In this post I’m going to provide high-level answers to a few questions that I recently received concerning Lab Management. Having trouble locating good information and guidance on Visual Studio’s Application Lifecycle Management (ALM) capabilities and its functional modules? A great place to start is with the team blog where information about the 2012 Release Candidate build can be found. Additionally, in preparation for launch, the Visual Studio Rangers have released several new guides.
“Discuss using VM templates versus VM images for Lab Management environments”
This is a great article on the topic. It covers composing environments of existing machines and creating environments from stored templates or VMs. To help determine which approach would be most suitable for the given circumstances, Microsoft has published guidelines for VS 2010 here and for 2012 in this article.
“Why when you create a new virtual environment do you have to enter the windows product Key, and is there a way around it?”
This is by design when creating an environment from a template. When a template is imported from SCVMM into a project some sensitive information is removed, including the product key. Please see this article for more details.
“What’s the proper way to clean up the image library, also how can you move, disconnect and reconnect image without corrupting the VHD file?”
System Center Virtual Machine Manager (SCVMM) is the tool that should be used to manage virtual machines used for lab environments.
“How many VM can be used in the same environment?”
“How many testing environment can I have on one host group?”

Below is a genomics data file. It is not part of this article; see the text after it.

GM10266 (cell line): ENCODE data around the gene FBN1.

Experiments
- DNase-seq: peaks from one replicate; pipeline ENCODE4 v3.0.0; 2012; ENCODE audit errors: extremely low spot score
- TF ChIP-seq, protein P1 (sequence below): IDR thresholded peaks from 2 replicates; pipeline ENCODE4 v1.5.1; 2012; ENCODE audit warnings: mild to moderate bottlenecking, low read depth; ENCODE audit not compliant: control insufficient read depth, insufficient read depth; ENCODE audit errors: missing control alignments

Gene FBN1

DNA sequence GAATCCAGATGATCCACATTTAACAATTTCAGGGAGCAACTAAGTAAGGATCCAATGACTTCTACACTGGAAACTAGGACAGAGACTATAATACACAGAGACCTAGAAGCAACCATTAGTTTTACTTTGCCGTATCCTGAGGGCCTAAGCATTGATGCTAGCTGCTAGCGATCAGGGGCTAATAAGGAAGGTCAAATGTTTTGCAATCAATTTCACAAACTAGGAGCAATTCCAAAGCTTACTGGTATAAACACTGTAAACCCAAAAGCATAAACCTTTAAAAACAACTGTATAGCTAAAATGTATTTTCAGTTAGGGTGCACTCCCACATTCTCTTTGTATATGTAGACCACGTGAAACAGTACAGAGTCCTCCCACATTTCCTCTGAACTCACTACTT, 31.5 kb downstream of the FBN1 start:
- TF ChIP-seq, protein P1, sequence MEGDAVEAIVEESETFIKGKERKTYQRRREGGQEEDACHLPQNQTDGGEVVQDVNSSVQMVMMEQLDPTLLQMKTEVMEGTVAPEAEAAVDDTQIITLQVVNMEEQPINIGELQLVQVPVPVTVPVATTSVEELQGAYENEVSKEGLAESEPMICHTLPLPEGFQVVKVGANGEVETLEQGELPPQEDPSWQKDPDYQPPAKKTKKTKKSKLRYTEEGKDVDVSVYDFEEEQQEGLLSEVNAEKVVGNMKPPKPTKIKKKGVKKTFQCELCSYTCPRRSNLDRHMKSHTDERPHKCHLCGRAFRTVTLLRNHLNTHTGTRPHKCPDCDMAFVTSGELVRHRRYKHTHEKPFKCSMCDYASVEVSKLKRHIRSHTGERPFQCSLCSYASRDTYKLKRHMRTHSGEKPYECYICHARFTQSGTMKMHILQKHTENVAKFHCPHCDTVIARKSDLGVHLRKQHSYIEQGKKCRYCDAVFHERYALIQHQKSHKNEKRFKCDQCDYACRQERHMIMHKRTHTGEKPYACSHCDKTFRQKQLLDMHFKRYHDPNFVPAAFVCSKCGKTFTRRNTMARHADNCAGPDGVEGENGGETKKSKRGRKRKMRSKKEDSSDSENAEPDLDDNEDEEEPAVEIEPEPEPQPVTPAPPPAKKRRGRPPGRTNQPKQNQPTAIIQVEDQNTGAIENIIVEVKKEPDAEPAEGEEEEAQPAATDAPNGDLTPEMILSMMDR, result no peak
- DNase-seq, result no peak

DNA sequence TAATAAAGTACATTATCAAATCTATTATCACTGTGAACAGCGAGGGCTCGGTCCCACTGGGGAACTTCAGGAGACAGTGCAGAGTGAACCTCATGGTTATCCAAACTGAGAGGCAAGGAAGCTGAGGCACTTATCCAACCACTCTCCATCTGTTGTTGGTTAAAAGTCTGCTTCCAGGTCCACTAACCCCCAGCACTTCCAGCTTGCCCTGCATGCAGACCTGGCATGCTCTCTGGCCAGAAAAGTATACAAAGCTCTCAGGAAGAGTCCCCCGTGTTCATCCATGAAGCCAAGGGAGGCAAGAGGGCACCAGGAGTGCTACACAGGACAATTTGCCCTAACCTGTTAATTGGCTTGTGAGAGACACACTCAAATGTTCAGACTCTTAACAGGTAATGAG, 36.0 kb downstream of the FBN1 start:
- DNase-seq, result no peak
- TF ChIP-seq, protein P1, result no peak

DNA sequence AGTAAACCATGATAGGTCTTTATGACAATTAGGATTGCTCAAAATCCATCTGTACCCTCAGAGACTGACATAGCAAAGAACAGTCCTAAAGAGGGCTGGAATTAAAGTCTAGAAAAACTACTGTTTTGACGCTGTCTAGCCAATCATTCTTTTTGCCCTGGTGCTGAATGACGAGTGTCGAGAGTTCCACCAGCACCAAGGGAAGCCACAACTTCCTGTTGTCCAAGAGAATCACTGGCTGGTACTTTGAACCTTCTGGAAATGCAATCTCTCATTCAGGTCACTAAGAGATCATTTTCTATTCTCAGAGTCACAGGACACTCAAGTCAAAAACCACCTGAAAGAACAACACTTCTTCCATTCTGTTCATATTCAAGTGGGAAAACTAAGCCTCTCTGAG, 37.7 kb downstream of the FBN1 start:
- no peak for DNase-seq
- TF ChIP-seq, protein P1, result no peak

“What’s the maximum number of VM and template that can be on a VM host server?”
Capacity planning is crucial to an environment or Lab Management installation meeting the needs of the organization so there is no short answer to this question. I recommend the following resources:
Visual Studio ALM Rangers 2010 Lab Management Practical Guidance
“Can the same VM template be used in a different environment?”
You can use a stored VM template to create VMs in different environments. Source
“How many VM environments can be used by the same controller?”
The Lab Management Practical Guidance document, link above, recommends one test controller for every 50 virtual machines actively used for testing.
“Do agents have to be installed on each host that’s running Microsoft test manager?”
For VS 2010, the test agent, the lab agent, and the build agent should be installed in each VM, not the machines running Microsoft Test Manager (MTM). For VS 2012, there is only one agent – named Test Agent – and it is installed in each VM.
Thanks for the great post!
For required product keys when provisioning a new environment from virtual machine templates, I also mention that if you want to start the trial process (which usually gives you three 30-day periods) you can use the KMS Client Product Keys that are published here: technet.microsoft.com/.../ff793421. This works when you are spinning up a truly temporary environment that you are going to throwaway after using it for development/testing.
Alternatively, you can setup a KMS Server infrastructure to handle Windows & Office activation automatically for machines in your dev & test lab. MSDN subscriptions cover the licensing for dev & test use and KMS is a good infrastructure for handling the activation side of things.
For agents in Visual Studio/TFS 2012, the awesome thing is that Lab Management will push out the agents automatically if you want it to or if you can have them pre-installed in the virtual machine templates to make that process quicker. Be sure to keep the Agents up to date with the latest updates, service packs, etc. if you want to pre-install them.
Program Manager for Lab Management, Visual Studio ALM